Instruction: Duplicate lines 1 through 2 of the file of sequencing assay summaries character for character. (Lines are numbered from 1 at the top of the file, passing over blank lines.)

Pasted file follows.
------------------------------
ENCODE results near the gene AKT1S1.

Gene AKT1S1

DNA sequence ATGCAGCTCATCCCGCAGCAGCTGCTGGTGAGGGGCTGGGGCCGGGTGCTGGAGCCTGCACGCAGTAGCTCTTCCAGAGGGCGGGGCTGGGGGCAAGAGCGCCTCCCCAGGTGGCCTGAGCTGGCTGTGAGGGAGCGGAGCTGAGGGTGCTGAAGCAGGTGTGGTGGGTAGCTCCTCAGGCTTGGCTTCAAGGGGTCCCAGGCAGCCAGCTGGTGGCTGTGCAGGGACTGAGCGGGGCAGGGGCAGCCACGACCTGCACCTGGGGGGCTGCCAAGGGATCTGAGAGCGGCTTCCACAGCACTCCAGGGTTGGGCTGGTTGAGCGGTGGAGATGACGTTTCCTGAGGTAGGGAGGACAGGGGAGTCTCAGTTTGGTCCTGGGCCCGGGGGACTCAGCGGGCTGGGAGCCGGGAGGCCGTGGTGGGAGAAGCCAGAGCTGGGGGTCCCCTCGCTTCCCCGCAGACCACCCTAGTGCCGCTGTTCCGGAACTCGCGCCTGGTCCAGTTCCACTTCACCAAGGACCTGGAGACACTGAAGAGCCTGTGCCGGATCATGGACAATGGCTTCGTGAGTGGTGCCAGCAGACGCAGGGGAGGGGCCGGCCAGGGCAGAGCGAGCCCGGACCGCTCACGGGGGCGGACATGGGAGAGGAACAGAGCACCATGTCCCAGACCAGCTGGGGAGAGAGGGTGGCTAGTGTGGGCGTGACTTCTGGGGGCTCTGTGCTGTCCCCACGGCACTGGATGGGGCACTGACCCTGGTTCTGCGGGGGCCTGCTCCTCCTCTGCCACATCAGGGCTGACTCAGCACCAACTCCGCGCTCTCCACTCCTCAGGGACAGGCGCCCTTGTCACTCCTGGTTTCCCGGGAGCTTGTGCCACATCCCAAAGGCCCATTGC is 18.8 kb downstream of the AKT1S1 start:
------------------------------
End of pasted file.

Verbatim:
ENCODE results near the gene AKT1S1.

Gene AKT1S1